As was mentioned in comment this approach is applicable when only one query inserting into a table.

Otherwise you can take a look at the IDENT_CURRENT('table_name') function.

IDENT_CURRENT Returns the last identity value generated for a specified table or view. The last identity value generated can be for any session and any scope.

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3  
This is fine assuming that there is only ever one query executed by the application(s) at any given time. If not, you may end up returning the incorrect ID. –  PostMan Nov 6 '11 at 21:08
    
Right, for multiple sessions case IDENT_CURRENT('audioFormats') could be heplful –  sll Nov 6 '11 at 21:12
    
This may work, though I said in the question that it would be nice to avoid another query just to get the id. It seems like it should be possible to test the existence of a value and get the values ID all in one shot, and then do an insert only if said value does not exist. That would be a single INSERT and a single SELECT. Unfortunately, most of my experience is with Oracle, so even SCOPE_IDENTITY was new to me. –  Charles Burns Nov 6 '11 at 22:04

You'll need to guarantee your audioformat column is unique via a UNIQUE constraint, and put your code in a try/catch.

Try to insert. If it fails, then catch, query for the new entry, and return the existing ID.

You could try querying first. But if someone inserts between the start of your batch and when you insert, the DB will throw an exception anyhow.

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audioformat and videoFormat are indeed set up with UNIQUE constraints. Thank you for mentioning this -- I should have stated this in my question. –  Charles Burns Nov 6 '11 at 22:12

I think you can use MERGE for this.

This gives you a transactionless solution. Some bright spark might be able to improve this using the output clause to get the target id, but below will work just fine.

I've added a link to the StackOverflow query tester below.

-- Merge example
-- Get ID of existing row or insert new row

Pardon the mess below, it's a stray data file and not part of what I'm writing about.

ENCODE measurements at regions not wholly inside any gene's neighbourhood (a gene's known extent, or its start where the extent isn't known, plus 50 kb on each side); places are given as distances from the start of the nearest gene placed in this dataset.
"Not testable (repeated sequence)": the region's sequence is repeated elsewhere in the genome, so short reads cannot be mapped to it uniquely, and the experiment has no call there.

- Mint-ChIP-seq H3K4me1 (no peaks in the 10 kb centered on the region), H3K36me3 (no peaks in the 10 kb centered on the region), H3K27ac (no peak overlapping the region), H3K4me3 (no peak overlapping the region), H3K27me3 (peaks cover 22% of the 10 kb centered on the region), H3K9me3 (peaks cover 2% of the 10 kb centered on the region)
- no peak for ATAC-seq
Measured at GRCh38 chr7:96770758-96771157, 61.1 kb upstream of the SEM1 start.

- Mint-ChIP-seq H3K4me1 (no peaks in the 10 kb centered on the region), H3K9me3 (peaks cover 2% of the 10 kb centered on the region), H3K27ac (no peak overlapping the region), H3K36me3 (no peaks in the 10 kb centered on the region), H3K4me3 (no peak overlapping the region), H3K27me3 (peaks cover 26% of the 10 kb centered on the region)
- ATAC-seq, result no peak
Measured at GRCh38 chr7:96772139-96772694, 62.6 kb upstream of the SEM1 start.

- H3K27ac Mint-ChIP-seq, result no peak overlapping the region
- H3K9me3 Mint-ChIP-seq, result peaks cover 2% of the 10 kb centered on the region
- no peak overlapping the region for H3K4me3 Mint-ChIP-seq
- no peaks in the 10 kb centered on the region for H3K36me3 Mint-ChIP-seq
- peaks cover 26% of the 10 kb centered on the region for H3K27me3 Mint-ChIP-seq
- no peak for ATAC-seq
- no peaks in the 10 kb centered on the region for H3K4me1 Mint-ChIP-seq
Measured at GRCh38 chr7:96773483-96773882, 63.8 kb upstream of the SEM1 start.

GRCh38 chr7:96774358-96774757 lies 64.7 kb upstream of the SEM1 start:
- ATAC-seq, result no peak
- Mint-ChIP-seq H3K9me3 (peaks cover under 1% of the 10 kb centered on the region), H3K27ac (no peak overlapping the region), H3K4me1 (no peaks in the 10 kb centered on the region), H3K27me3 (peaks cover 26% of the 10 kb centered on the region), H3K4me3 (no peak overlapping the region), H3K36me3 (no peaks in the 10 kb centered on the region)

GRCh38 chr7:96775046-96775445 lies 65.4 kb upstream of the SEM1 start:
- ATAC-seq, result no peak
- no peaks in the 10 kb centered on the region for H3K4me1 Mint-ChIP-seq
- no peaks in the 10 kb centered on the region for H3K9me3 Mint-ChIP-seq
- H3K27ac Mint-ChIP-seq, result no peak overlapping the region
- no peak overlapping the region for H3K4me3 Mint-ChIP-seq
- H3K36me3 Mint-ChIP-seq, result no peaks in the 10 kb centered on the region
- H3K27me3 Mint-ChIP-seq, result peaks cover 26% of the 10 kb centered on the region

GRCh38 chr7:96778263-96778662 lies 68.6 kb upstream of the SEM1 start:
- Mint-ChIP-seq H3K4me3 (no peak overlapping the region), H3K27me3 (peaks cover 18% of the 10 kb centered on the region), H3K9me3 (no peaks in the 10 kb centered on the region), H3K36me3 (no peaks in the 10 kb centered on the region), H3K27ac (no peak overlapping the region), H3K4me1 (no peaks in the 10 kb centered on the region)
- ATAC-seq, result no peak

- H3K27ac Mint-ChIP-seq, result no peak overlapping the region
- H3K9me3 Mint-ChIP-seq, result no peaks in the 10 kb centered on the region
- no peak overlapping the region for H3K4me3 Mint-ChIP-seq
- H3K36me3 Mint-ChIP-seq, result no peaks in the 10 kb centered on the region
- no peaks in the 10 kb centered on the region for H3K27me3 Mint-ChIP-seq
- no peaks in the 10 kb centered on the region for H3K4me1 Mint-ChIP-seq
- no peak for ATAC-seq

-- Initialise unit test data
declare @AudioFormatId int;
declare @AudioFormat nvarchar(50)
declare @tblAudioFormats TABLE (AudioFormatId int identity, AudioFormat nvarchar(50)   );
insert into @tblAudioFormats(AudioFormat) values ('MP3'), ('WAV');

-- set query criteria
set @AudioFormat = 'MP3' -- query below returns 1 - updating MP3
--set @AudioFormat = 'WAV' -- query below returns 2 - updating WAV
--set @AudioFormat = 'MIDI' -- query below returns 3 - inserting MIDI

-- Insert or update AudioFormat and return id of target audio format.
merge
  @tblAudioFormats as Target
using
  (select @AudioFormat as AudioFormat) as source(AudioFormat)
on 
  (source.AudioFormat = target.AudioFormat)
when matched then
  update set @AudioFormatID = target.AudioFormatId
when not matched then
  insert(AudioFormat) values (source.AudioFormat);

if @AudioFormatId is null set @AudioFormatId = scope_identity()

-- return ID of target audio format
select @AudioFormatId as TargetAudioFormatId

Run this query here: Query StackOverflow link for sample

share|improve this answer
    
+1 for link to StackOverflow query tester. I've read some SO answers to similar questions involving MERGE, but doesn't that involve T-SQL or otherwise something outside of the scope of a pure SQL query? –  Charles Burns Nov 6 '11 at 22:07
    
@Charles - Not quite sure what you mean by 'pure SQL query'? What constraints are you seeking on your sql? –  Neil Moss Nov 6 '11 at 22:09
    
Anything I can put into a .NET cmd.ExecuteNonQuery() statement (which may include your answer) which does not involve a stored procedure or other modification to the database structure aside from insertions. –  Charles Burns Nov 6 '11 at 22:17
1  
@Charles - I see. In that case, I believe the query meets your requirements. So long as the relevant permissions exist to select from, insert to and update your table, then nothing else is required. –  Neil Moss Nov 6 '11 at 22:58